Stanford campus is rarely more conspicuously international than it is during Thanksgiving break. While many American students spend quality time with their families and their full stomachs, international students more rarely go home. And so last weekend, after semi-successfully attempting an apple pie, I invited whatever friends were still on campus to my nearly deserted dorm.
The conversation drifted from the difficulty of Arabic pronunciation to Merkel’s stepping down, then dwelling on the midterm elections, the geography of India and the joys of a quiet campus, among other things. However, I noticed a few friends were being fairly quiet, their faces sometimes scrunching up in confusion. Intrigued, I started paying more attention to the conversation that had before seemed normal to me.
These friends, I soon realized, were from the States — the majority of the group was international, by birth or upbringing. This had rarely happened before, as in my experience there has often been only internationals or a clear domestic majority in the group. As the discussion continued, it struck me how differently international and domestic students viewed things, relished or avoided certain topics and engaged in the discussion.
I realized that the internationals in the room assumed everyone had a background in or an understanding of a few cultures. There were other assumptions, too: that everyone spoke at least one other language and had a background in a few others; that everyone had traveled; that everyone stayed up-to-date with the news. We (I am most definitely guilty of this one) peppered our sentences with foreign words, expecting others to understand them or believing only a synonym was sufficient explanation. We regularly compared the States to wherever we come from and we almost always concluded that the U.S. definitely has a long way to go (though we recognized we were only able to complain because of how extraordinarily lucky we are). There were more things, surely, that I didn’t notice.
This was certainly part of what made the conversation difficult for domestic friends who may not necessarily have the cultural background and experience internationals sometimes take for granted. However, as I kept listening to the discussion and talked with domestic friends about what felt strange to them, I realized that the challenge was not only the assumptions we make. The very nature of our discussions, what we talked about and how we talked about it, also perplexed them.
For starters, almost no topic was off-limits. We discussed the ethics of Mao’s Great Leap Forward as readily as the hamartia of the current French President, U.S. unilateral intervention in South America, the use of wealth redistribution as a potentially viable means of decreasing social inequality and healthcare as a right. This readiness to tackle any and every subject can be a little bewildering. The scope of our conversations was also quite large — while many debates here tend to be America-centric, we talked about both domestic and international affairs in depth.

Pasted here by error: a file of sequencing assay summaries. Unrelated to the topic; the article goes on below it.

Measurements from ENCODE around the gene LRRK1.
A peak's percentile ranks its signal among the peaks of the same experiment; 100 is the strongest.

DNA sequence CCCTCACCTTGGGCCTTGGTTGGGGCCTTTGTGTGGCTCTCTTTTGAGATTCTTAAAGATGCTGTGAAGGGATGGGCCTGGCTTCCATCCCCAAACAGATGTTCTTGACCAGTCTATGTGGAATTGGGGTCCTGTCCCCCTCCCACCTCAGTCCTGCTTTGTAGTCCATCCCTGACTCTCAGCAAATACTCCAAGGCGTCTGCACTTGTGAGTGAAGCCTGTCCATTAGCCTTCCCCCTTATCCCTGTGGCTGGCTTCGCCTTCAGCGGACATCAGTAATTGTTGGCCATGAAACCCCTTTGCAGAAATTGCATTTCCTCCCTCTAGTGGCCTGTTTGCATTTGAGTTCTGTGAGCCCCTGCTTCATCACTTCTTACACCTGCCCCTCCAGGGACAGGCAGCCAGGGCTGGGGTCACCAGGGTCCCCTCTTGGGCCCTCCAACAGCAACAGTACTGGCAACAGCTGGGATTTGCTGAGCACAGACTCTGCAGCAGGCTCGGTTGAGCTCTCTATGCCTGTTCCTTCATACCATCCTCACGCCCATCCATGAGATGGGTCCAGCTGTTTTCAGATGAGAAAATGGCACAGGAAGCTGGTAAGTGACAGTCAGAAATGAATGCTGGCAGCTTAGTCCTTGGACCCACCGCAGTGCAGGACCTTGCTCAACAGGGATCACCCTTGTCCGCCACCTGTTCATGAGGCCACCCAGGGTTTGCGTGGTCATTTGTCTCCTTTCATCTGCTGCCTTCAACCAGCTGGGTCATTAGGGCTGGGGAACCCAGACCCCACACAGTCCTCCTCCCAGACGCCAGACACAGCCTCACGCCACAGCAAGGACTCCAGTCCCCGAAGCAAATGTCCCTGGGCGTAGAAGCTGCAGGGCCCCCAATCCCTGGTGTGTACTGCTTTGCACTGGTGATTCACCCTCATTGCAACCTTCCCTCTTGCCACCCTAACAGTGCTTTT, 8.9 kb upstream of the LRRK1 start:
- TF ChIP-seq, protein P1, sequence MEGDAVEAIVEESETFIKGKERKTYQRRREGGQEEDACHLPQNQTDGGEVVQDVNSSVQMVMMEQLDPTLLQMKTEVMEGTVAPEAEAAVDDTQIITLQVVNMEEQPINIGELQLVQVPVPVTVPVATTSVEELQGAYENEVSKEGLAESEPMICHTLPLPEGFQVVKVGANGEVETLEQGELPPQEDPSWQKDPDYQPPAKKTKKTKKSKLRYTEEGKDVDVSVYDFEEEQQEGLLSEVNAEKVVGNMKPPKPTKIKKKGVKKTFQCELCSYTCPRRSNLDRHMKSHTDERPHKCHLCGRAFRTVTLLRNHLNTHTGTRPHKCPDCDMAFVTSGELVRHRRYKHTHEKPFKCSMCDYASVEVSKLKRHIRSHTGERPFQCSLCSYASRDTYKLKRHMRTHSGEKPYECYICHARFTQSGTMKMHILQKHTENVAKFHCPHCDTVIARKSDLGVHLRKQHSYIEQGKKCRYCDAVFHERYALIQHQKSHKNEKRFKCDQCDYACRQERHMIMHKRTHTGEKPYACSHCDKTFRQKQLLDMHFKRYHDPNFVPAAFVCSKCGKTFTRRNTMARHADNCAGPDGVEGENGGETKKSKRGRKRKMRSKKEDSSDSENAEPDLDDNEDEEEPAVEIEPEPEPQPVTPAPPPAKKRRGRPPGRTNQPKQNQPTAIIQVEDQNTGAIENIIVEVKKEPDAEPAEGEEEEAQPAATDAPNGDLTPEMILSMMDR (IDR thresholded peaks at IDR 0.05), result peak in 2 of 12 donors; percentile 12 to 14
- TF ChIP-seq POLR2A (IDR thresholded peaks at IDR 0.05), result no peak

The way we approached these topics was also markedly different from what the domestic students in the room may have been used to. We very readily admitted our ignorance when we weren’t familiar with a topic, but rather than sitting that portion of the discussion out, we’d get to speed as quickly as possible and contribute what we could. Our discussions were demanding — vacuous points were immediately called out. We didn’t hesitate to defend our positions until the end, though we were willing to let ourselves be convinced and should the conversation call for it, play the devil’s advocate. And though the conversation often resembled a debate, it rarely fell into a binary of “right side” or “wrong side.” Even if someone argued an extremely controversial point, our objective was not to make them see how “wrong” they were but rather to make them reconsider their position. We were also much less likely to concede for political correctness’ sake.
The intensity of these conversations, their scope, their assumptions about a certain foundation of “socio-linguistic-cultural” knowledge and the mental energy they require is what makes them challenging and exciting. However, I do recognize that they may be hard to follow or participate in for those who are not familiar with the topics we discuss or who prefer a more laid-back, less incisive conversations.
All this is not to say that domestic and international students exist in two different worlds or that these observations apply to everyone. Of course, many of us are in a grey area, neither international nor domestic: “I’m French, but I grew up in New York.” “I’m American, but I was raised in Greece.” Some domestic students, with an interest in international relations, political science or international upbringing, for instance, might very well be comfortable in this setting, just as some international students might not be. Still, put everyone in a room, and generally you’ll be able to guess which is which.
I’m excited about this variety in conversations, however. We’re lucky to be in a place where we can see it in action and where an important part of our growth here is because of it — adapting to different conversation styles, delving into topics you never would’ve learned about otherwise, having your views challenged.
So mix it up! Be more conscious of the conversations you’re having: Are you talking with similar people? About similar topics? In a similar fashion? When is the last time someone made you change your mind? Try something new, or something you don’t do often. As the French say, “On ne fait pas d’omelette sans casser des œufs.” Getting out of your comfort zone is the surest way to learn.
Contact Axelle Marcantetti at axellem ‘at’ stanford.edu.